In a speech about his state's budget yesterday, Governor Chris Christie (R-NJ), announced a settlement agreement in litigation brought by Disability Rights New Jersey which involved moving people who did not want to live in state developmental centers and providing services to individuals in the community who were on waiting lists. Governor Christie said of the settlement agreement, "Today, I am proud to announce that we have settled an eight-year-old Olmstead lawsuit with Disability Rights New Jersey. The suit claimed that New Jersey was not complying with U.S. Supreme Court mandates to allow people with developmental disabilities to live in the least restrictive and most appropriate setting. In response, we have increased funding for community-based services; we have reduced the waiting list for in-home supports and services, and we have expanded group homes and supported living options. We all know New Jersey’s sad history of over institutionalization. We have institutionalized more citizens than any state other than Texas. It is shameful. It is ineffective. And, in this Administration, it is ending. We are allowing people with disabilities to live where they and their families want them to live: at home, in the community, among family and friends. So this suit is settled."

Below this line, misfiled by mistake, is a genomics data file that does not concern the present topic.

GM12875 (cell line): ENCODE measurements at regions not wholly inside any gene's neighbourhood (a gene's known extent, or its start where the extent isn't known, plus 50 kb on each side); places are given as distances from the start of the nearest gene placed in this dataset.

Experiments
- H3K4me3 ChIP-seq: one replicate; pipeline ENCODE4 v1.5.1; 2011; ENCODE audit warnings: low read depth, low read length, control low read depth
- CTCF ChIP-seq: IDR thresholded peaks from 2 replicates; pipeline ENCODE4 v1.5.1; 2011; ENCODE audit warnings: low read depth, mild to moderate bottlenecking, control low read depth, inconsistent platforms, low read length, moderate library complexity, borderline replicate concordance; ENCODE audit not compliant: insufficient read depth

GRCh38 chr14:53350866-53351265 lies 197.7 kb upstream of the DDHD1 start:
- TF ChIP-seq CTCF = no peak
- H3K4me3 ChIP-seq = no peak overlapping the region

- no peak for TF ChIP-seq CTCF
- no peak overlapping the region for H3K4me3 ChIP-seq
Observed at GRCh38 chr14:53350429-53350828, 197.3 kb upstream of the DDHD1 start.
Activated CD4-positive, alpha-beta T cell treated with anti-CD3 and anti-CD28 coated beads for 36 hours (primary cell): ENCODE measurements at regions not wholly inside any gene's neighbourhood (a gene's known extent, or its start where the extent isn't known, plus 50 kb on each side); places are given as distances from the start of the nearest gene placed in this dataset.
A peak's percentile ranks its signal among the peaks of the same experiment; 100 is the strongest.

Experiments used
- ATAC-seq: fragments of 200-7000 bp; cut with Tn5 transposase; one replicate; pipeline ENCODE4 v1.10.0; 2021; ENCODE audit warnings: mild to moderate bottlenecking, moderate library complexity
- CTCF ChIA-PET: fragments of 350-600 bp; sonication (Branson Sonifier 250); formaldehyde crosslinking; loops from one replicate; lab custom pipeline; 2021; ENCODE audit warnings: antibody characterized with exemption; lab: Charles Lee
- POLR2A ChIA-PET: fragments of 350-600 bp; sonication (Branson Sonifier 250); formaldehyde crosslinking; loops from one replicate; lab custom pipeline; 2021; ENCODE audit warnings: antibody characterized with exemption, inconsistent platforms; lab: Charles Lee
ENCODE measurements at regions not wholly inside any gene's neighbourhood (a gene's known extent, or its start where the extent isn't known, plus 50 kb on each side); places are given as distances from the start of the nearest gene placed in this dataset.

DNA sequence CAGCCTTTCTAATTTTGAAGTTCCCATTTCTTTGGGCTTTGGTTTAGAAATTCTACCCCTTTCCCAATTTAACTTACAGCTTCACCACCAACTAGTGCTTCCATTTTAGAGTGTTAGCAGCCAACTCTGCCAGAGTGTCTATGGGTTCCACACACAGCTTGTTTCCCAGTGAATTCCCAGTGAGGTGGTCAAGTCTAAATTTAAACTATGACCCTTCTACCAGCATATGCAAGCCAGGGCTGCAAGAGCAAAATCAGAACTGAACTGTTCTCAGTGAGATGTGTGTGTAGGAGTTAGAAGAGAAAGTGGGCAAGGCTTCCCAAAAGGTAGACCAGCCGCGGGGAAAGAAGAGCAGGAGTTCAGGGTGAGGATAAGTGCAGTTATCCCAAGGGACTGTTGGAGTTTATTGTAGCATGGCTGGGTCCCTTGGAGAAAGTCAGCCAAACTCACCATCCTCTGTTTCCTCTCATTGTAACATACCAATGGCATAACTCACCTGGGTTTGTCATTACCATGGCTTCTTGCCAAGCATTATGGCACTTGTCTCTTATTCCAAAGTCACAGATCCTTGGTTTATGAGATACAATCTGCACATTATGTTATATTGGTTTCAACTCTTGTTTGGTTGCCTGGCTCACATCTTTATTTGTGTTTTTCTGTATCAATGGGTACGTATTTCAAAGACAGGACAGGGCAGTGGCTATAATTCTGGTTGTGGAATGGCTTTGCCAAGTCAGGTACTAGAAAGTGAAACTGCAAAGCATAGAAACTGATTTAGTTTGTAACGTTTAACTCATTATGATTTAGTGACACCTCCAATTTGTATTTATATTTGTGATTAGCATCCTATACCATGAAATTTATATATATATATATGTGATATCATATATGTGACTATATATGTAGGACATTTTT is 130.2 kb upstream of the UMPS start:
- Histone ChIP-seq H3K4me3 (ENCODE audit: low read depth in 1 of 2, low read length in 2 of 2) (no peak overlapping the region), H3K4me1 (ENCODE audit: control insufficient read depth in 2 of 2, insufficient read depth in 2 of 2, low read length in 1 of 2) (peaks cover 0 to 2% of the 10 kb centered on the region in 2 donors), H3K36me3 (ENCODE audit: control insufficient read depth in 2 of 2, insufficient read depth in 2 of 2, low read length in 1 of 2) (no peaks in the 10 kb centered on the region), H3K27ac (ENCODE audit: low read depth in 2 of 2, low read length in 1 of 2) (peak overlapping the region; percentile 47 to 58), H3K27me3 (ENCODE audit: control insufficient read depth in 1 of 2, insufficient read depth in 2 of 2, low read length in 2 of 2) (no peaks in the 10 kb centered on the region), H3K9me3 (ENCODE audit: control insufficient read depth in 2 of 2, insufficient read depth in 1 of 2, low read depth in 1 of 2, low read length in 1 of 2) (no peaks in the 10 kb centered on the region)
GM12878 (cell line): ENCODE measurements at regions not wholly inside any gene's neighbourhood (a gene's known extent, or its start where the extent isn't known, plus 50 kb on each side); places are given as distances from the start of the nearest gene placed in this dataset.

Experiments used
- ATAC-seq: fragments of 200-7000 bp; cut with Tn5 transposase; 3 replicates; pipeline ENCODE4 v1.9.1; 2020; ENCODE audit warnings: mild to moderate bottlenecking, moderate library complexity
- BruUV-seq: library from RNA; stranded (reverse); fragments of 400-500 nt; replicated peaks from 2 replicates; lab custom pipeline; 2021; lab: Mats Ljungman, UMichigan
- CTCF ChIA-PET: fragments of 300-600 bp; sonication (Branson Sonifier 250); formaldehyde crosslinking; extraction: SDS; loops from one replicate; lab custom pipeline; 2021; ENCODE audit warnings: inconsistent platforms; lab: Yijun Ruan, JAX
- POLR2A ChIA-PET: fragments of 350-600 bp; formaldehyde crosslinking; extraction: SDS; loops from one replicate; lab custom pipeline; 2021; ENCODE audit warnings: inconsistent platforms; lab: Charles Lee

The settlement agreement resolves two lawsuits filed against the New Jersey Department of Human Services. The agreement says that all individuals who are determined to be eligible for community placement (approximately 600), will be discharged to the community by mid-2017. Any new admissions must be deemed necessary for the individual's health, safety and welfare, and can only take place after all reasonable and appropriate alternatives have been exhausted. The agreement also includes funding to assist the Dividion of Developmental Disabilities to identify and implement best practices and to identify barriers to the successful completion of the settlement agreement. Additionally, funding to provide representation to individuals seeking discharge from or preventing admission to a developmental center is included.